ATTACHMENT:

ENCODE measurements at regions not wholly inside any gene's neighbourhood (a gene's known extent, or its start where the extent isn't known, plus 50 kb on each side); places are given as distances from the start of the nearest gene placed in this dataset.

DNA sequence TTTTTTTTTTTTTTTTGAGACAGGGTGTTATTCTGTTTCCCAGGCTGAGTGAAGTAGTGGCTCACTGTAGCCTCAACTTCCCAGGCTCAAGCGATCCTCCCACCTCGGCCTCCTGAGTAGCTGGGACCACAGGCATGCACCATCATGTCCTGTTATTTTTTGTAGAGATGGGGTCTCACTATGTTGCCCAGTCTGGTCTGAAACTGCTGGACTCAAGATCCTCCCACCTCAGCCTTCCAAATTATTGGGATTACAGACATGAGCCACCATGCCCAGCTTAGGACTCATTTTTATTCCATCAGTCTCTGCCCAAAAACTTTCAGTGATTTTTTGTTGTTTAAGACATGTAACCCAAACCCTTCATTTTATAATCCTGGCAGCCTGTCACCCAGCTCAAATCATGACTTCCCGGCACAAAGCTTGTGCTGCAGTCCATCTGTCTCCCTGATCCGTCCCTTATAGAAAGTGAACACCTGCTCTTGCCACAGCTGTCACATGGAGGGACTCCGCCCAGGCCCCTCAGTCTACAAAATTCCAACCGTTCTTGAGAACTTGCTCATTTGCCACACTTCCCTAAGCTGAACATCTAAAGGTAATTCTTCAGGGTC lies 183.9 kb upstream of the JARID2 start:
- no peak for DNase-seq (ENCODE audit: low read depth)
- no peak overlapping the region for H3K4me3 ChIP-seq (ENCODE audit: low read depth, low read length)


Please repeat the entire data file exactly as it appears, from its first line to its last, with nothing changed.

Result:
ENCODE measurements at regions not wholly inside any gene's neighbourhood (a gene's known extent, or its start where the extent isn't known, plus 50 kb on each side); places are given as distances from the start of the nearest gene placed in this dataset.

DNA sequence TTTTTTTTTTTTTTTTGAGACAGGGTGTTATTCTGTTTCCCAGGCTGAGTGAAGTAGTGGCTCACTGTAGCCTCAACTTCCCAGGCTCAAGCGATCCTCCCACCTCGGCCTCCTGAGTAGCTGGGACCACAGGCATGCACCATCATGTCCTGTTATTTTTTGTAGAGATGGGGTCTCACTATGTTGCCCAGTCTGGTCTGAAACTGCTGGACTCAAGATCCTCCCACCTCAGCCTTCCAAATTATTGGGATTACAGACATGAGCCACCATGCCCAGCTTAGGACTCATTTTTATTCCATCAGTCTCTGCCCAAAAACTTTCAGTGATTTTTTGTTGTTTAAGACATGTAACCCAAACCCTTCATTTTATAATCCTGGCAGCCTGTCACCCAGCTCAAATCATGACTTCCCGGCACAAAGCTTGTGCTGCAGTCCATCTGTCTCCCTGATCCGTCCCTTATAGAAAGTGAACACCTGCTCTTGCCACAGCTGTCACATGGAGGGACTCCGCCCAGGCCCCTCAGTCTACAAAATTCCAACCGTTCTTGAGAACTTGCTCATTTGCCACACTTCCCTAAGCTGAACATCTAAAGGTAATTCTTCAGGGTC lies 183.9 kb upstream of the JARID2 start:
- no peak for DNase-seq (ENCODE audit: low read depth)
- no peak overlapping the region for H3K4me3 ChIP-seq (ENCODE audit: low read depth, low read length)